From "Girls, Girls, Girls" to "Dr. Feelgood," the bassist looks back on their most enduring hits.
After 150-plus shows on their farewell tour, glam-metal group Mötley Crüe will bring the final curtain down with a three-night stay in Los Angeles—the city where it all started 35 years ago. “I’m proud we’re going out together and not in pieces like so many before us,” bassist and primary songwriter Nikki Sixx tells EW. “I’m excited about the future and proud of our past. I’m excited for Tommy [Lee], Vince [Neil], and Mick [Mars] and wherever they may roam musically.”
Since forming back in 1980, Mötley Crüe have been one of the defining bands of the hair-metal era, from 1983’s commercial breakthrough Shout at the Devil to 1989’s Dr. Feelgood. To date, they’ve sold over 25 million albums in the U.S., according to the RIAA, and over 80 million worldwide.
“I think when you’re a band, everybody’s personality comes out in the song,” Sixx says. “Whatever song it is, whatever type of song it is, with Mötley Crüe, you can listen to Mötley Crüe. And you can tell that’s Mick Mars playing guitar, Vince Neil singing, me playing bass, you can hear it’s my lyrical style, you can hear Tommy’s drums, and I’m really proud that we have that unique sound based on our musical personalities.”
Ahead of the final gigs, Sixx chatted with EW to give insight behind five of the Crüe’s biggest songs.
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“Shout at the Devil” (1983)
The group’s second single was met with controversy upon its release for it satanic title and the original album art’s pentagram design, with many accusing the band worshipping the devil. “Was it intentional?” Sixx says. “You’ll never know.”
Either way, decades later, he thinks it’s more relevant than ever. “It has always been a song about pushing back,” Sixx says. “It can be about the perceived enemy at hand, the devil inside, or someone on a wobbly campaign trail.”
“Home Sweet Home” (1985)
They had dipped into ballad waters before, but the Crüe wanted an anthem—their version of Aerosmith’s “Dream On.” Sixx originally crafted the riff when he was 17, but never found a use for it until nearly a decade later, when, after a booze-fueled recording session, Lee added the piano line atop Sixx’s bass melody. Lyrically, Sixx says the song is about the fatigue the band felt from endless touring. “Those lyrics were born out of being exhausted on the road and getting back to L.A.,” Sixx says.
“Girls, Girls, Girls” (1987)
On first blush, “Girls, Girls, Girls” is a party song, but Sixx suggests a more thorough look at the lyrics. “It was also sort of mirroring the lifestyle of the band at that time and the underbelly that is part of Hollywood,” he says. “So if you dig a little deeper in the lyrics, they actually have a little bit of a story to them as well.”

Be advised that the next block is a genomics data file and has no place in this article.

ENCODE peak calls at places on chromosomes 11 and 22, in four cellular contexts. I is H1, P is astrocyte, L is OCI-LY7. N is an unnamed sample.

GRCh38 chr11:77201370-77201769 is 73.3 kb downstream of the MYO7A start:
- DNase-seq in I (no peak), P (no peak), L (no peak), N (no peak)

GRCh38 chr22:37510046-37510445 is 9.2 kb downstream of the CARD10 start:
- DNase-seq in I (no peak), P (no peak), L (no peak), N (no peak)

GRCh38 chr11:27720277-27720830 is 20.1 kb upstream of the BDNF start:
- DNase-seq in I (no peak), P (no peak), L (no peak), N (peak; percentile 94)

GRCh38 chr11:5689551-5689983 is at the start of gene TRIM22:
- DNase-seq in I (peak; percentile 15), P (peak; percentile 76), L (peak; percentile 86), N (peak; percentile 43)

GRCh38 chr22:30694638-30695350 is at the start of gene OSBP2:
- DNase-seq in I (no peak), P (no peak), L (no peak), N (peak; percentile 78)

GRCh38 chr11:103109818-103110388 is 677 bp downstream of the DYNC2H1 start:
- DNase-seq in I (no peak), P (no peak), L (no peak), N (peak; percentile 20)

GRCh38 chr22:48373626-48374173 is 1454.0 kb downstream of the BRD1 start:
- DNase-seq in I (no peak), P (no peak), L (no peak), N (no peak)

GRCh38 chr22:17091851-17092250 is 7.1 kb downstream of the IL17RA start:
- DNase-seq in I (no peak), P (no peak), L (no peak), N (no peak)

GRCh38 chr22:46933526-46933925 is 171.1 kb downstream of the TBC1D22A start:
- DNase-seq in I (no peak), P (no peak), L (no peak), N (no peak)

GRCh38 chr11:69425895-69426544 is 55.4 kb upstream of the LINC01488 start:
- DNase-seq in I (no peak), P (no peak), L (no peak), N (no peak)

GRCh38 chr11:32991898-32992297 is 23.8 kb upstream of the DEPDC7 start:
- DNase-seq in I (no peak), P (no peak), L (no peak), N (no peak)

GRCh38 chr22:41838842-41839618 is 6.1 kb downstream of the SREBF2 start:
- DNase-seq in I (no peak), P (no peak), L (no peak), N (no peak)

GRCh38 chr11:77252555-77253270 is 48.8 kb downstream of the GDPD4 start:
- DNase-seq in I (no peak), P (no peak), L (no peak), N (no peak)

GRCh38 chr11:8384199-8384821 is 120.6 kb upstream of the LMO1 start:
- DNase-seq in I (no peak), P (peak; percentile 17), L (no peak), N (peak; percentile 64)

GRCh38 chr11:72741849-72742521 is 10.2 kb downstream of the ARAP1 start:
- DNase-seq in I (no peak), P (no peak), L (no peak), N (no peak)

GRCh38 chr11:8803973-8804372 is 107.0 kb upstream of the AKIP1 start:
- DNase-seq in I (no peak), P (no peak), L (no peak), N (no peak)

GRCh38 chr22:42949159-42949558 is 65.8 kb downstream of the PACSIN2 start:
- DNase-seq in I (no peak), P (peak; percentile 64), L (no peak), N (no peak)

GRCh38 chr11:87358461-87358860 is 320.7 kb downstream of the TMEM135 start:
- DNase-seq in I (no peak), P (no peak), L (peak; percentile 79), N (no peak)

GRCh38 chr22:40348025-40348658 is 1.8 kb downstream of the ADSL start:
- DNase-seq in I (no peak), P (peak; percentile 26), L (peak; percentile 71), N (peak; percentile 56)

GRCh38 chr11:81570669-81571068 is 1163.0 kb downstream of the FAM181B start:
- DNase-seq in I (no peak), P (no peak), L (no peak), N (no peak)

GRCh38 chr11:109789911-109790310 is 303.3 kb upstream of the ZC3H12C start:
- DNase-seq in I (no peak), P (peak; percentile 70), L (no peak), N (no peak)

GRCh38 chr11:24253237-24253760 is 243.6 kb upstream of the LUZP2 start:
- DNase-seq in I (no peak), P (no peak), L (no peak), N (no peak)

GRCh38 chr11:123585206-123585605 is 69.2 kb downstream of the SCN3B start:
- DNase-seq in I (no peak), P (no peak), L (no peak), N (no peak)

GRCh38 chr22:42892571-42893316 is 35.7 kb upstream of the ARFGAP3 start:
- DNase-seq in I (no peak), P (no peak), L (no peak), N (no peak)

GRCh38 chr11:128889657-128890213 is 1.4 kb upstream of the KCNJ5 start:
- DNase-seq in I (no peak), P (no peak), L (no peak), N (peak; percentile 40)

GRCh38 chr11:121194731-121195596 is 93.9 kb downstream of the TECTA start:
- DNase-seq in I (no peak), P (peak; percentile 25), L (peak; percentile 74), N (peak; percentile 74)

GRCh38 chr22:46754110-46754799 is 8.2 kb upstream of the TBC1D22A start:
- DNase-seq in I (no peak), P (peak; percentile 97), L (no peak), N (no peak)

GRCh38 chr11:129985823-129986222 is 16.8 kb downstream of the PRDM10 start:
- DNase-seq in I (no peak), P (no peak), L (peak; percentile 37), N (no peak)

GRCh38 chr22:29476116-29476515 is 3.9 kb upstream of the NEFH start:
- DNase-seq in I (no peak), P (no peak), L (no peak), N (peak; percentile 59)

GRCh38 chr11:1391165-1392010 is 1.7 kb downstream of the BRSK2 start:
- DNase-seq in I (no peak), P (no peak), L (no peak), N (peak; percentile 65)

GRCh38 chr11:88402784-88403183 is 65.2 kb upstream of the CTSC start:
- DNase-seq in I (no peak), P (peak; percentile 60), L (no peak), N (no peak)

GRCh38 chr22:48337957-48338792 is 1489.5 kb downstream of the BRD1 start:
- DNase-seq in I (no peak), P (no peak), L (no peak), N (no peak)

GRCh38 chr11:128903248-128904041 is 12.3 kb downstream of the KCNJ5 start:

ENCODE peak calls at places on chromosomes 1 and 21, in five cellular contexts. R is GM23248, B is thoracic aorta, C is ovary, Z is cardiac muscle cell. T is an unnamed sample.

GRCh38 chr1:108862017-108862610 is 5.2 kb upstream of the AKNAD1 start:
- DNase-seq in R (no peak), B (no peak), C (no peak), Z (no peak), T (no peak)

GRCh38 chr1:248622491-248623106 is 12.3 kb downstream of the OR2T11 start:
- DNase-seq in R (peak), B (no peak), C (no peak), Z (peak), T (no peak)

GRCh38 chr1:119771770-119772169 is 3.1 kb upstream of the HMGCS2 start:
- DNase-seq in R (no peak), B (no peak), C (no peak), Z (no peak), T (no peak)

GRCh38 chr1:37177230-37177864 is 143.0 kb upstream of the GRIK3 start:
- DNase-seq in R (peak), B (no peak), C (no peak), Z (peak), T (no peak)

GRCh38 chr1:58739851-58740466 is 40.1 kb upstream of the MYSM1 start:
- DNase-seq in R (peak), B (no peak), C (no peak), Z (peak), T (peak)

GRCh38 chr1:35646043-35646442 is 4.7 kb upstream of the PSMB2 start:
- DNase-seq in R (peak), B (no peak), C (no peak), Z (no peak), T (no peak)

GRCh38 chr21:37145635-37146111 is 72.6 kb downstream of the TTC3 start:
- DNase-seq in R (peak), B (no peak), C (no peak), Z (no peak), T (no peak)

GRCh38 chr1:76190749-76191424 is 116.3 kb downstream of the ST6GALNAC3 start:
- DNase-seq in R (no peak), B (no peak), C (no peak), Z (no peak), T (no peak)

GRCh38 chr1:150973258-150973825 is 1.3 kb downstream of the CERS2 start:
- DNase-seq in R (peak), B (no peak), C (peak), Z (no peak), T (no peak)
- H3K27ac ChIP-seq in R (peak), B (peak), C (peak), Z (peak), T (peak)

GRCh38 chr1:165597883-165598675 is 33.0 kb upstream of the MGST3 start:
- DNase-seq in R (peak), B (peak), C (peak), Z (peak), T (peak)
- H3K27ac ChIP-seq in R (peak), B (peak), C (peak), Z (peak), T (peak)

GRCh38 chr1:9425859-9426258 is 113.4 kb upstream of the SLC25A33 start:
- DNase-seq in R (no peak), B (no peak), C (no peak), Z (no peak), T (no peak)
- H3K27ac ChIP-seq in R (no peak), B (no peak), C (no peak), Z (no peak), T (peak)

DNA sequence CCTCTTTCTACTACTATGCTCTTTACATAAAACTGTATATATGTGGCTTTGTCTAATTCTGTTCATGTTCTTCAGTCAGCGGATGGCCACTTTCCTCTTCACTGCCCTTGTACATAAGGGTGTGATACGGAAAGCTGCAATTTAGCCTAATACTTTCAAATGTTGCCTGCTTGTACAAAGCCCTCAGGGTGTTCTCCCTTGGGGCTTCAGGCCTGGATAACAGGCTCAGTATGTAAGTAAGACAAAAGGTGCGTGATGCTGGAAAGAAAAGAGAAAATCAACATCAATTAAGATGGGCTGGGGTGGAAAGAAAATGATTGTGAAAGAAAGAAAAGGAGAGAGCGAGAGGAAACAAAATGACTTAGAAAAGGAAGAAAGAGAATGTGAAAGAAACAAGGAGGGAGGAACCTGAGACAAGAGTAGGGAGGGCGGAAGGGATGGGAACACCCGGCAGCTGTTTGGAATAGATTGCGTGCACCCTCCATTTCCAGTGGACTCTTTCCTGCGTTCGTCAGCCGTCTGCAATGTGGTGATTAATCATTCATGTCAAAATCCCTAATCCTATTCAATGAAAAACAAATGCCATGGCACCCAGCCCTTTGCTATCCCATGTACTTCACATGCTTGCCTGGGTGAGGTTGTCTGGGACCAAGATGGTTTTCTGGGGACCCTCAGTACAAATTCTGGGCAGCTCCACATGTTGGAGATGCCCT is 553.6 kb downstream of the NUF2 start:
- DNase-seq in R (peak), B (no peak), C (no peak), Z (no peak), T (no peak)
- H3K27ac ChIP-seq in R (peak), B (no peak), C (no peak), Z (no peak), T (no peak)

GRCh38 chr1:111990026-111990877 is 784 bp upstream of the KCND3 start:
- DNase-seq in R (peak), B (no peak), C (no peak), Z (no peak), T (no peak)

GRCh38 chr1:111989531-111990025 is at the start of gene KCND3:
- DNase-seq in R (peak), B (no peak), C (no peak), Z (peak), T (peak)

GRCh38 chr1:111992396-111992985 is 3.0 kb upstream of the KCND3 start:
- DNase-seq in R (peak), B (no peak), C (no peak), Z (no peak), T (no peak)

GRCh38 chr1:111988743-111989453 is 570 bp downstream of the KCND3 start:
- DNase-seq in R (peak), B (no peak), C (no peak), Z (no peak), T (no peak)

The words name-check notorious strip clubs in L.A. and around the States—Florida’s Dollhouse, Tattletails in Atlanta. But some names were simply picked to fit a rhyme scheme, he says. “I’ve been to a strip club in every country in the world when we were younger, and that song is always played in every strip club around the world. It’s kind of impressive, I’ll be honest with you!” Sixx laughs. “That song will be ingrained in every young man’s brain forever.”
“Dr. Feelgood” (1989)
“Mick started [hums main guitar riff] and I went, ‘What was that?'” Sixx says of their 1989 hit. After two more plays, Sixx came up with the lyrics out of nowhere. “I went, ‘He’s the one they call Dr. Feelgood, he’s the one that makes it feel all right.’ Have no idea why,” he says. “It all just rolled together. I think the best songs unwind themselves naturally, musically.”
After recording the demo version, producer Bob Rock encouraged him to take a second pass at the lyrics. “Bob took me aside and said, ‘Listen, you’re a really good lyricist. I think you should take another run at this like [Mott the Hoople’s] Ian Hunter would do or [Bruce] Springsteen would do. Tell a story,'” Sixx says. “It really is just that. It’s a story of things I’ve seen running up the street, things the guys have experienced being on the street. Some made-up characters, and some that are actually real.”
“Kickstart My Heart” (1989)
During the making of Dr. Feelgood, Sixx was sitting in his house, playing his acoustic guitar with words scribbled on a piece of paper. The group’s former manager read his words and was intrigued. “He said, ‘That thing’s really cool.’ I said, ‘Yeah,’ and I blew it off,” Sixx says. “He goes, ‘You should show the guys in the band.’ I said, ‘I don’t know, it’s just like a little power-pop, punk rock song.'”
Once he showed it to the guys in the group, the track came together quickly. “It was never really meant to be,” Sixx says. “It just goes to show you sometimes you can’t see the forest from the trees as an artist.”
Mötley Crüe play their final gigs Dec. 28, 30, and 31 at Staples Center.